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Fitch v. Doe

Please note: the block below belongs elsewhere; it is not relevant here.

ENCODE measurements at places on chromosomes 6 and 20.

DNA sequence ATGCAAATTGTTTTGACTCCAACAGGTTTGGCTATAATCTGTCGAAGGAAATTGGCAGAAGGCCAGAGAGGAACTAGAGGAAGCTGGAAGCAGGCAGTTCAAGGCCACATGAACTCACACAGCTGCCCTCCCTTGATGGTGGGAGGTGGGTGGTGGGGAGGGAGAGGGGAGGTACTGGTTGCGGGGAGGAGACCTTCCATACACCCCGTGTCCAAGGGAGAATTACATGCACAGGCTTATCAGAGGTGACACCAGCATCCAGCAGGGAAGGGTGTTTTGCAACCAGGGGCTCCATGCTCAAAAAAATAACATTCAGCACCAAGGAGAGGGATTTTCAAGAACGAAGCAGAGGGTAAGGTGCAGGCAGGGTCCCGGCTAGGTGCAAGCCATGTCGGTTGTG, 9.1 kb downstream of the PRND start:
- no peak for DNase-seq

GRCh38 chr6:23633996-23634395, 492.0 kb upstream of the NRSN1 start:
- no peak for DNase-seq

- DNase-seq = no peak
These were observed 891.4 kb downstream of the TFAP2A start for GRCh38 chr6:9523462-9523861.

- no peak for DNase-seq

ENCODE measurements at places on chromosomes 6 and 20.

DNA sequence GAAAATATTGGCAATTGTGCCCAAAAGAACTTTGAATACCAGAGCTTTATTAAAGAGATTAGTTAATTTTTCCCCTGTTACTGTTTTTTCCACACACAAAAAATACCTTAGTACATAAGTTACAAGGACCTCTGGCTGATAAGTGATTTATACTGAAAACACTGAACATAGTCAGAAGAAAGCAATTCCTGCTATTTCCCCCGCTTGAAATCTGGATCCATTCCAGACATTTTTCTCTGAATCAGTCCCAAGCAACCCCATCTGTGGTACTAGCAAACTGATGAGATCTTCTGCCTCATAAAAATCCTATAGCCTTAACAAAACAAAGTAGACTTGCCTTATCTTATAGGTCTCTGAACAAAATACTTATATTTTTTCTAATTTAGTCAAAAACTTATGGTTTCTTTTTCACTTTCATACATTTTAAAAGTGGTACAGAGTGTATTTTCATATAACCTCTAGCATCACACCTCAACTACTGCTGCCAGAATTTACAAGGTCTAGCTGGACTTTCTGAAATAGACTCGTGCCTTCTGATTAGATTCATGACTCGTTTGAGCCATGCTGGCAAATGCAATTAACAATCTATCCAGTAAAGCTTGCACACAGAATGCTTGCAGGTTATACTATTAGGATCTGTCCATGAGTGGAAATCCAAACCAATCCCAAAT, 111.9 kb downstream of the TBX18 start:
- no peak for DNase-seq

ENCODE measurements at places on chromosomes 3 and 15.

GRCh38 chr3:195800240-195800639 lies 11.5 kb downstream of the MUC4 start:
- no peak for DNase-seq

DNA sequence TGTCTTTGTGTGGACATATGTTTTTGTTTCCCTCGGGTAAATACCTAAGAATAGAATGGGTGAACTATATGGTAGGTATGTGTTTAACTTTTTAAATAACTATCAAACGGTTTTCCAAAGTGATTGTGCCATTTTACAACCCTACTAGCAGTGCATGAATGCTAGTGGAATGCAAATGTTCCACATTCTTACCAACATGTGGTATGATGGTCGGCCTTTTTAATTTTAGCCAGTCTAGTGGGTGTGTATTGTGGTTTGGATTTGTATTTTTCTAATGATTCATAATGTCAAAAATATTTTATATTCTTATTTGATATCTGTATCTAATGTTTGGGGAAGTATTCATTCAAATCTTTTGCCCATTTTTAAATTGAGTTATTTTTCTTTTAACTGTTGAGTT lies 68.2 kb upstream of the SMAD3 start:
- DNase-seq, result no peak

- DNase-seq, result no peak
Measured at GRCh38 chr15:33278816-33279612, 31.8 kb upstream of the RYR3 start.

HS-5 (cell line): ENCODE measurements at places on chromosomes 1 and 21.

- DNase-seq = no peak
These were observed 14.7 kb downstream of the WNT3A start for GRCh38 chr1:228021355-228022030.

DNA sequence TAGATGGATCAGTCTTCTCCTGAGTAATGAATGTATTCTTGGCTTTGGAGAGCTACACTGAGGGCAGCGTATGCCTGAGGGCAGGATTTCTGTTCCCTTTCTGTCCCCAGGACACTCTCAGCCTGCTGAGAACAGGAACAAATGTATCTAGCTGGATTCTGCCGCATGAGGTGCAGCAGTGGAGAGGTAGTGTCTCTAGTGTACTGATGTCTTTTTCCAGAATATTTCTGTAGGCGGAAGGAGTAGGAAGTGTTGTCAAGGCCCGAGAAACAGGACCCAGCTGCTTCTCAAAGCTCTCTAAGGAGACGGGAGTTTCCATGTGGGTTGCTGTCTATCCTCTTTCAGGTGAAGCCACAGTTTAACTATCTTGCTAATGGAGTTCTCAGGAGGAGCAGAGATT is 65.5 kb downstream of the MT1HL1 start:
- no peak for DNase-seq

Plaintiff sued Doe, who had sent an email in the plaintiff's own name to several members of a community association in which the plaintiff was active. Plaintiff claimed that this constituted both identity theft and other torts under state law. Doe defended in the trial court solely on the ground that the subpoena should not be enforced because his internet access was by cable and the Cable Communications Policy Act, 47 U.S.C. sec. 551(c) forbids ANY subpoenas for confidential subscriber information unless there is strong proof of criminal activity. The trial court found that in any event Doe had consented to such subpoenas in his user agreement. Doe appealed, and repeated his Cable Act argument but also argued that the First Amendment right of anonymity required a finding that his email was actionable. Members of the cyberslapp coalition, and amici curiae, supported the First Amendment argument. The Supreme Judicial Court of Maine found insufficient evidence of consent in the user agreement, but went on to reject the Cable Act argument, finding that subpoenas could be sought in civil cases. The Court also decided that it could hear an appeal from the decision enforcing the subpoena because otherwise the right to anonymity would be irretrievably lost, and it took note of courts that had adopted standards for deciding this issue under the First Amendment. However, the court decided that because the First Amendment argument had not been raised below, it could not be considered for the first time on

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